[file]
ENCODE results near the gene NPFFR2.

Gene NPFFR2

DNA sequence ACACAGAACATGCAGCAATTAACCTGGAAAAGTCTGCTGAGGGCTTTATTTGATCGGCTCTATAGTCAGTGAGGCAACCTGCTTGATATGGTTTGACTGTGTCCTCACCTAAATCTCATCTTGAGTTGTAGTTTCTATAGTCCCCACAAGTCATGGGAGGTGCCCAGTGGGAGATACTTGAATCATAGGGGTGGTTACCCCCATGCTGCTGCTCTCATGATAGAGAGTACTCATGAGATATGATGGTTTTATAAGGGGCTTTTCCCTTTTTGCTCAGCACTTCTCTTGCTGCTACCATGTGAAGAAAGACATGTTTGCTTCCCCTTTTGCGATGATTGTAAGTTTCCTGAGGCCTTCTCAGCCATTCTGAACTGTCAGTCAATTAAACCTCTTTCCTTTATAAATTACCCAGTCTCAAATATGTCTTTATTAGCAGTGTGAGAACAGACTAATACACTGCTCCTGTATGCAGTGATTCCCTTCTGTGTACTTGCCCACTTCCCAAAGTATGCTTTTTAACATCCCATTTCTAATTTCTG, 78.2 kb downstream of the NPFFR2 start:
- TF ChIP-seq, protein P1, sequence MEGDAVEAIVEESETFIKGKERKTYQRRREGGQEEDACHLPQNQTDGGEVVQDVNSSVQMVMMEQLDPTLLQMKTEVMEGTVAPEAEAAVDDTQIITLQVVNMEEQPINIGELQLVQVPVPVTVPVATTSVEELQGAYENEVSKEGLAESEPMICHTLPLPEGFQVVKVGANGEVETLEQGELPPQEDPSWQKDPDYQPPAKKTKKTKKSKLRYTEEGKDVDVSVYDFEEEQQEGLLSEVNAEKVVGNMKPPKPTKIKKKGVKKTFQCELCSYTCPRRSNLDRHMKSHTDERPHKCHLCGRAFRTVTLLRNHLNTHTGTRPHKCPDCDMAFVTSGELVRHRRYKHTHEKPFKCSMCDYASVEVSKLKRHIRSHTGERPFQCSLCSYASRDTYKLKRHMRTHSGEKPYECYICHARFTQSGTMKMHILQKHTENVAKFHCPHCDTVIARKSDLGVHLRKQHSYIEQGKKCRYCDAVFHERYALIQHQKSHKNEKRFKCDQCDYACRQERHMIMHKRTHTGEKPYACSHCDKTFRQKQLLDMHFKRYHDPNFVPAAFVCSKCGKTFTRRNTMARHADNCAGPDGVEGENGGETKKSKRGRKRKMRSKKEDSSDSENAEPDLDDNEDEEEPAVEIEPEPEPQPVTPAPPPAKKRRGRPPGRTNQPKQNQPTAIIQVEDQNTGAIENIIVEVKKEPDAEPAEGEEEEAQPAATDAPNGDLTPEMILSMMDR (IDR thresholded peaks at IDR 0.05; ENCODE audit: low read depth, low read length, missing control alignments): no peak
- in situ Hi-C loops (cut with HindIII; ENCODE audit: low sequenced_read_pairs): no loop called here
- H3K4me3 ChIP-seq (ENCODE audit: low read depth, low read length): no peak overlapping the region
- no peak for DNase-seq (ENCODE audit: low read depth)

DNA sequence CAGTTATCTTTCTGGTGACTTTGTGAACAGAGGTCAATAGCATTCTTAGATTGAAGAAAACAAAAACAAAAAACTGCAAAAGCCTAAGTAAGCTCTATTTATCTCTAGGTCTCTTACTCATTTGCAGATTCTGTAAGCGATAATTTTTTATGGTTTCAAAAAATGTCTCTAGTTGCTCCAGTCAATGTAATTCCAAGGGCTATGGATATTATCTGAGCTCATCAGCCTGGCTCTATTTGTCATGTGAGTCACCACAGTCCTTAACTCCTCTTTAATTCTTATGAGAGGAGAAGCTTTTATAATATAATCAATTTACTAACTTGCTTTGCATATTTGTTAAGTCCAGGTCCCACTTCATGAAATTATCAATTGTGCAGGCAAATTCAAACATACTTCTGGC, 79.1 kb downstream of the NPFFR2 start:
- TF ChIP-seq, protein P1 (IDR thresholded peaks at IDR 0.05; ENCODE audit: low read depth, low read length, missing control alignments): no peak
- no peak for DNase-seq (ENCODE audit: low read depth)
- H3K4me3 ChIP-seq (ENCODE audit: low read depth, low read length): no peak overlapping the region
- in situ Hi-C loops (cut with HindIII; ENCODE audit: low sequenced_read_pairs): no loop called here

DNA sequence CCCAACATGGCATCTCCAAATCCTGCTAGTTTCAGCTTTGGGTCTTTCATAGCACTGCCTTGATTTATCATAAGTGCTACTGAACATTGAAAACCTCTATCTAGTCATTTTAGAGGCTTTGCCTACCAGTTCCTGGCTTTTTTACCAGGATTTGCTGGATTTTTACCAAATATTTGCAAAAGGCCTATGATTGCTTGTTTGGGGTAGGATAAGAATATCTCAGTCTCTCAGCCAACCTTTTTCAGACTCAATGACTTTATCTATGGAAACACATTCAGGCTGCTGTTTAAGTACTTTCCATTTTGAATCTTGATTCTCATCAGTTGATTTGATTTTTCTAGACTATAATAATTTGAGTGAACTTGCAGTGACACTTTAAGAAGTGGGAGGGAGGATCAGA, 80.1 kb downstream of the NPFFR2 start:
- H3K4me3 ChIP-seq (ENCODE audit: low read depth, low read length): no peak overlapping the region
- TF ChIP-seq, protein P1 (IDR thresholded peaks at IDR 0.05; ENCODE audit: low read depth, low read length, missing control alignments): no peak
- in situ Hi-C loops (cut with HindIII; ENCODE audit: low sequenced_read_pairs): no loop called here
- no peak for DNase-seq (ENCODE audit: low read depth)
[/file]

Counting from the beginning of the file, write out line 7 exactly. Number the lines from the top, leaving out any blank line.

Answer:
- no peak for DNase-seq (ENCODE audit: low read depth)